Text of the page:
Crawl Movie Review
Cast & Crew
Director : Paul China
Producer : Brian J. Breheny, Benjamin China,
Screenwriter : Paul China
Starring : George Shevtsov, Georgina Haig, Paul Holmes, Lauren Dillon, Catherine Miller, Lynda Stoner, Paul Bryant, John Rees-Osborne,
Packed with references to classic horror thrillers, this Australian film is a gimmicky freak-out that keeps our pulses racing even if it never really gets under the skin. The story may be rather simplistic and contrived, but director China keeps everything so stylishly atmospheric that we can't take our eyes off the screen. Even if we have to watch some chillingly grisly moments through our fingers.
It's set in a small town where Marilyn (Haig) works in a seedy bar. Her sleazy boss Slim (Holmes) has hired a Croatian cowboy hitman (Shevtsov) to settle a debt with an old friend, but on one fateful night things take a very dark twist. On his way to see Slim, the cowboy stumbles into the romantic evening Marilyn is planning with her soon-to-be fiance (Barclay). And in her rambling, isolated home, Marilyn becomes a pawn trapped in the middle of both Slim's nasty plan and the cowboy's violent counterplot. But she's not as helpless as everyone thinks.
There are several points in this movie when characters crawl across the ground, each for a very different reason. But that's about as deep as the title goes. Mainly the film is a chance for China to play around with elements from his favourite Coen brothers movies, most obviously Blood Simple and No Country for Old Men. And with its brightly lit sets and smiling killer, there are also nods to Kubrick's The Shining. Each of these references is very cleverly done to keep us intrigued, although we never care about the paper-thin characters and the essentially random situations the script throws them into.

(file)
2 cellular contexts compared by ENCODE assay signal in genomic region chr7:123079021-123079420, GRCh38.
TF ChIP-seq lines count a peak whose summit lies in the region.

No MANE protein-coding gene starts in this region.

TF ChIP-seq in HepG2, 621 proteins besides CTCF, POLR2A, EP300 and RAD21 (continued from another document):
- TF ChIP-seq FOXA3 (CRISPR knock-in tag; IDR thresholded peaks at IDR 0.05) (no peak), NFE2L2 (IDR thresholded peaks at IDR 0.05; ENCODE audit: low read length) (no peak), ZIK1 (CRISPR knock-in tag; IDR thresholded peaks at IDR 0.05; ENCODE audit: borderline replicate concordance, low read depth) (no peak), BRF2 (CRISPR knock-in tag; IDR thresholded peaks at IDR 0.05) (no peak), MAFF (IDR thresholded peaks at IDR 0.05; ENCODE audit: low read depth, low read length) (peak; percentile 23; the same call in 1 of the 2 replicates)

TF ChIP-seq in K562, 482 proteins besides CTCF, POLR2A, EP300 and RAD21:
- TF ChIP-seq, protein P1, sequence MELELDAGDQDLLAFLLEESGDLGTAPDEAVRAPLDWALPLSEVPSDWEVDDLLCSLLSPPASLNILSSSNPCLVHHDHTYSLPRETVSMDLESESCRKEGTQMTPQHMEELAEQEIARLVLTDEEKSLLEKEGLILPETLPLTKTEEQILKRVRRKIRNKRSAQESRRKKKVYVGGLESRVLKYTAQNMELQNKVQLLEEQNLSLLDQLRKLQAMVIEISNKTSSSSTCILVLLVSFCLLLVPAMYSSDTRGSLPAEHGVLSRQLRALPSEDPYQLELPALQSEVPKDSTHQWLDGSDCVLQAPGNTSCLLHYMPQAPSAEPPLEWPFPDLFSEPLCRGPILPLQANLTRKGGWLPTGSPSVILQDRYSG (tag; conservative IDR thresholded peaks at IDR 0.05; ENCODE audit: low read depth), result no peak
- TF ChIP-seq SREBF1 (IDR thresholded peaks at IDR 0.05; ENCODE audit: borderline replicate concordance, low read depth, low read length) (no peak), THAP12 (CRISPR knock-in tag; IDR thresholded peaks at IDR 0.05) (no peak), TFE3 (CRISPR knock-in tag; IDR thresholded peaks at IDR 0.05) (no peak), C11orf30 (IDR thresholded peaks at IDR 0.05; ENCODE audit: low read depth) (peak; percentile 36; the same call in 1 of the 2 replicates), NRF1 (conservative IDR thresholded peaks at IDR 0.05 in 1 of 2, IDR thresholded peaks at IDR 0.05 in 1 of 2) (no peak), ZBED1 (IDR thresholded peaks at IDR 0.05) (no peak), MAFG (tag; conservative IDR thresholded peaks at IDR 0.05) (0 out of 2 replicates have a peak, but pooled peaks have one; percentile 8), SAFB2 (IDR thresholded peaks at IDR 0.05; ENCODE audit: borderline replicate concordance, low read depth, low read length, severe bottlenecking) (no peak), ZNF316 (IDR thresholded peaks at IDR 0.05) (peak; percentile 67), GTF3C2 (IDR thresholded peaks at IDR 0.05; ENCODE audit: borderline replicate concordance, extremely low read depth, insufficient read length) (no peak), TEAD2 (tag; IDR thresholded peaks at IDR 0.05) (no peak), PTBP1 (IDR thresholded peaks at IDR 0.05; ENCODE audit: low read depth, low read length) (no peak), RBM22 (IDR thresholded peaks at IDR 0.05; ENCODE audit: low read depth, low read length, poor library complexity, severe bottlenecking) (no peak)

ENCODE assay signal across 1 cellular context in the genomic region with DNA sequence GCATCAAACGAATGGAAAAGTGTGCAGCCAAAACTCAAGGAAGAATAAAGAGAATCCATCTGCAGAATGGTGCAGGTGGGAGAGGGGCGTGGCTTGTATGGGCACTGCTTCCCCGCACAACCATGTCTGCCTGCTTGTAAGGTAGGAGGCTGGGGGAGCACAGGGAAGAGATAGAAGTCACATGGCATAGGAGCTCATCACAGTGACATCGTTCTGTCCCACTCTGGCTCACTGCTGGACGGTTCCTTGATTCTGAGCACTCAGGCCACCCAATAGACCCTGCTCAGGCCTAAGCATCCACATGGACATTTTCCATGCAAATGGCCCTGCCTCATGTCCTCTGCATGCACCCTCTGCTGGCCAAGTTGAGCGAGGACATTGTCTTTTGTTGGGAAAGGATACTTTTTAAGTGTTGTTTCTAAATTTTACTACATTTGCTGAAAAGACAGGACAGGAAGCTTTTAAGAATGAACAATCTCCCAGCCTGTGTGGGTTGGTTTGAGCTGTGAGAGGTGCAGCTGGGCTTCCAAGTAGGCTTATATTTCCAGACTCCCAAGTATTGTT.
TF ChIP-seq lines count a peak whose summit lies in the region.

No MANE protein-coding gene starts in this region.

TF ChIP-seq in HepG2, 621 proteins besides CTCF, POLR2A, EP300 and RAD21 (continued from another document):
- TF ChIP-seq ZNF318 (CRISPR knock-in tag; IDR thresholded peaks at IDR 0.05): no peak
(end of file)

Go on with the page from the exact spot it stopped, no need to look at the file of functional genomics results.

As a result, the film is likely to bore horror fans who prefer something faster paced that gets to the punch without such elaborate set-up scenes. And the rest of us will simply wonder what the point is. That said, China shows a lot of skill as a filmmaker, so the movie works as a calling card for his bold approach to cinema. After the story winds to an end, all we remember are his stylistic flourishes, which bode well for his next project. As long as he has a more interesting screenplay to back up his visual skills, plus a bit more originality to make his love of cinema resonate with us.
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